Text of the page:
It’s important to move past what Lin is as a cult figure and examine exactly what he is as a basketball player.
 
But this is who and what he is, and there’s likely nothing he can ever do about it. Off the court, he’ll mean more to the Asian-American community in the Southland than any other place in North America, save for the Bay Area. Many Lakers fans will never know just how much he means in those circles and what a monumental acquisition this is to a segment of the largest fan base in the entire world.
 
(read on at SS&R)

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WWE Battleground 2014 Preview

There was only one PPV big enough to get me to come back and write another column. And that PPV is WWE Battleground.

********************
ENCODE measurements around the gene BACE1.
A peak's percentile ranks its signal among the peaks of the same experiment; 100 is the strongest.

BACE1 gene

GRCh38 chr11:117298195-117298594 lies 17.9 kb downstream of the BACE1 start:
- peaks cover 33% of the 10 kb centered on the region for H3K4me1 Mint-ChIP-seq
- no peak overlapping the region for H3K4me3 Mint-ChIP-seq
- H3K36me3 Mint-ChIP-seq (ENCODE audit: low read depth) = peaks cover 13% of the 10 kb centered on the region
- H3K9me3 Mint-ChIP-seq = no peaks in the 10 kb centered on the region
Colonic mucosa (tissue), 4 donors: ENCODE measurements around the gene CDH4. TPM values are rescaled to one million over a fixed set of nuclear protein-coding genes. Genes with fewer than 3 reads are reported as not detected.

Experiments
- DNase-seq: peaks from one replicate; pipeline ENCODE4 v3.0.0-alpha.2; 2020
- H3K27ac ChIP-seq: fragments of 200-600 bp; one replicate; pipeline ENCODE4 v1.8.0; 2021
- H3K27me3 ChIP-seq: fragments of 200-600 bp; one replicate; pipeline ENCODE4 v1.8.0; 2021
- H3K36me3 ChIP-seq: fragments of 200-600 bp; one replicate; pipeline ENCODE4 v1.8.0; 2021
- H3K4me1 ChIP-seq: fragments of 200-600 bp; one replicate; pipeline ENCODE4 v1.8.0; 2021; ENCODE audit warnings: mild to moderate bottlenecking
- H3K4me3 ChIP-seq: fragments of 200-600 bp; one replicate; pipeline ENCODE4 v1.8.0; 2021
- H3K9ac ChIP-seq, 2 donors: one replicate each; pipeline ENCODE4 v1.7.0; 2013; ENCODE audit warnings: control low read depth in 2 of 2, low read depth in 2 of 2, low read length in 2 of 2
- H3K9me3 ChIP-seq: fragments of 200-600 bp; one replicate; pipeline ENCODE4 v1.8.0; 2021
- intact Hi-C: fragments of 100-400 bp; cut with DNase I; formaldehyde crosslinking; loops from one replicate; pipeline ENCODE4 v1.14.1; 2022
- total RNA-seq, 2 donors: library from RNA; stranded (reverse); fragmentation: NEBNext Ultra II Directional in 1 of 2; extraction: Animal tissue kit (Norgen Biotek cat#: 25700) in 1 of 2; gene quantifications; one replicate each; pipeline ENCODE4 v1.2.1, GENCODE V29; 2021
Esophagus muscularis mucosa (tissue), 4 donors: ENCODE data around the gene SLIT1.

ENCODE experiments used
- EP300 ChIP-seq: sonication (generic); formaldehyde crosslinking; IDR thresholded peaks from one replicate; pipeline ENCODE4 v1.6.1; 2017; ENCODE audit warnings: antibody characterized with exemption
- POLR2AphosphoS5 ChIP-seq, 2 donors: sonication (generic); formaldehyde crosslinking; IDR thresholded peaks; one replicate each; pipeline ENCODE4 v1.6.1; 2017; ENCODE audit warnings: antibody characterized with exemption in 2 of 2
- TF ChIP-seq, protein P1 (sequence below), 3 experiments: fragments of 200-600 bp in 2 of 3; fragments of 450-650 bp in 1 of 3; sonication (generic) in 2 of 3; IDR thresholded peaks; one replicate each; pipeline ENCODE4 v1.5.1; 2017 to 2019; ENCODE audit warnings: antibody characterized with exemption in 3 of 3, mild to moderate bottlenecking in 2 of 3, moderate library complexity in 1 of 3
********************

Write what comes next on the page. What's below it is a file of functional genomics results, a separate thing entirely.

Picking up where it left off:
I’m just kidding, I’m on summer vacation and really, really bored. Free advice to all my Cena fans out there (people 12 and under), go into the public education field. You get summers off, just do something productive with your time unlike me who has pretty much just been taste testing different brands of salsa. Back to wrestling, I’ve fallen victim to the post Wrestlemania lull. Yes, I’m still watching RAW, but the whole Daniel Bryan situation has gotten me pretty down as a fan. Hopefully Battleground will be a good show and the WWE will have some strong momentum going into Summerslam. On to the preview.… Read more…

The longest goodbye for Pau Gasol

Six and a half years ago, my friend was batting around balls on a picturesque Northern California tennis court, the sun beaming down on another perfect day in the best state in this country. Right then and there, nothing could interrupt his leisurely pace as he fired yet another scorching serve. Nothing except for a friend running towards him with a cell phone.
 
“Dave! Dave! You’ll never believe what just happened! The Lakers traded for Pau Gasol!”
 
“Oh my God! Seriously? Who did we give up? Bynum?”
 
“No! The trade is Gasol for…let me look…Kwame Brown! Gasol for Kwame!”